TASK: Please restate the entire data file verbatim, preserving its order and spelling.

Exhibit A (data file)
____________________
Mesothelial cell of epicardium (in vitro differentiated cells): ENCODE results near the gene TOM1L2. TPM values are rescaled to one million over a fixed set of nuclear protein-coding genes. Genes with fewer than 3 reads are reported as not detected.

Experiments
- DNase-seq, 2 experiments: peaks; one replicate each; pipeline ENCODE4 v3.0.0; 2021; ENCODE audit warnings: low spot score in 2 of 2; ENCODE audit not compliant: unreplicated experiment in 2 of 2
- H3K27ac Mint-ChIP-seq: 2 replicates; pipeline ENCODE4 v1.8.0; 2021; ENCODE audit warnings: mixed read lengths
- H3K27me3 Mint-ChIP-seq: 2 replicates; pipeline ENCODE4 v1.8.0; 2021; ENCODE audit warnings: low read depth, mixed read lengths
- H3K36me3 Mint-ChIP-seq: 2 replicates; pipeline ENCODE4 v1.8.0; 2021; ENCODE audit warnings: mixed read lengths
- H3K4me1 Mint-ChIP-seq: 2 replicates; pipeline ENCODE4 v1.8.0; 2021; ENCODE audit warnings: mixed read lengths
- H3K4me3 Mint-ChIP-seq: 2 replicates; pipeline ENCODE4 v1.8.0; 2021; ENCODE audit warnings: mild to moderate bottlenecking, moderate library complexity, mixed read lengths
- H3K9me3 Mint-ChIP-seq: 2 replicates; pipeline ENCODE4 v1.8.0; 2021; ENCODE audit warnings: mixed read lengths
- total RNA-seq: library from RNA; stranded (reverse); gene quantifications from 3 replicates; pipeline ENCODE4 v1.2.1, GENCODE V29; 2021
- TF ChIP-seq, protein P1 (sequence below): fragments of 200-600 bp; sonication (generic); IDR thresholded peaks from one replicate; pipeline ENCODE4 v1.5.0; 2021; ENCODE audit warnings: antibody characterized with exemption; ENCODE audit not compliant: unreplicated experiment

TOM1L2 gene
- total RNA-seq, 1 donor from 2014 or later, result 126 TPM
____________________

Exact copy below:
Mesothelial cell of epicardium (in vitro differentiated cells): ENCODE results near the gene TOM1L2. TPM values are rescaled to one million over a fixed set of nuclear protein-coding genes. Genes with fewer than 3 reads are reported as not detected.

Experiments
- DNase-seq, 2 experiments: peaks; one replicate each; pipeline ENCODE4 v3.0.0; 2021; ENCODE audit warnings: low spot score in 2 of 2; ENCODE audit not compliant: unreplicated experiment in 2 of 2
- H3K27ac Mint-ChIP-seq: 2 replicates; pipeline ENCODE4 v1.8.0; 2021; ENCODE audit warnings: mixed read lengths
- H3K27me3 Mint-ChIP-seq: 2 replicates; pipeline ENCODE4 v1.8.0; 2021; ENCODE audit warnings: low read depth, mixed read lengths
- H3K36me3 Mint-ChIP-seq: 2 replicates; pipeline ENCODE4 v1.8.0; 2021; ENCODE audit warnings: mixed read lengths
- H3K4me1 Mint-ChIP-seq: 2 replicates; pipeline ENCODE4 v1.8.0; 2021; ENCODE audit warnings: mixed read lengths
- H3K4me3 Mint-ChIP-seq: 2 replicates; pipeline ENCODE4 v1.8.0; 2021; ENCODE audit warnings: mild to moderate bottlenecking, moderate library complexity, mixed read lengths
- H3K9me3 Mint-ChIP-seq: 2 replicates; pipeline ENCODE4 v1.8.0; 2021; ENCODE audit warnings: mixed read lengths
- total RNA-seq: library from RNA; stranded (reverse); gene quantifications from 3 replicates; pipeline ENCODE4 v1.2.1, GENCODE V29; 2021
- TF ChIP-seq, protein P1 (sequence below): fragments of 200-600 bp; sonication (generic); IDR thresholded peaks from one replicate; pipeline ENCODE4 v1.5.0; 2021; ENCODE audit warnings: antibody characterized with exemption; ENCODE audit not compliant: unreplicated experiment

TOM1L2 gene
- total RNA-seq, 1 donor from 2014 or later, result 126 TPM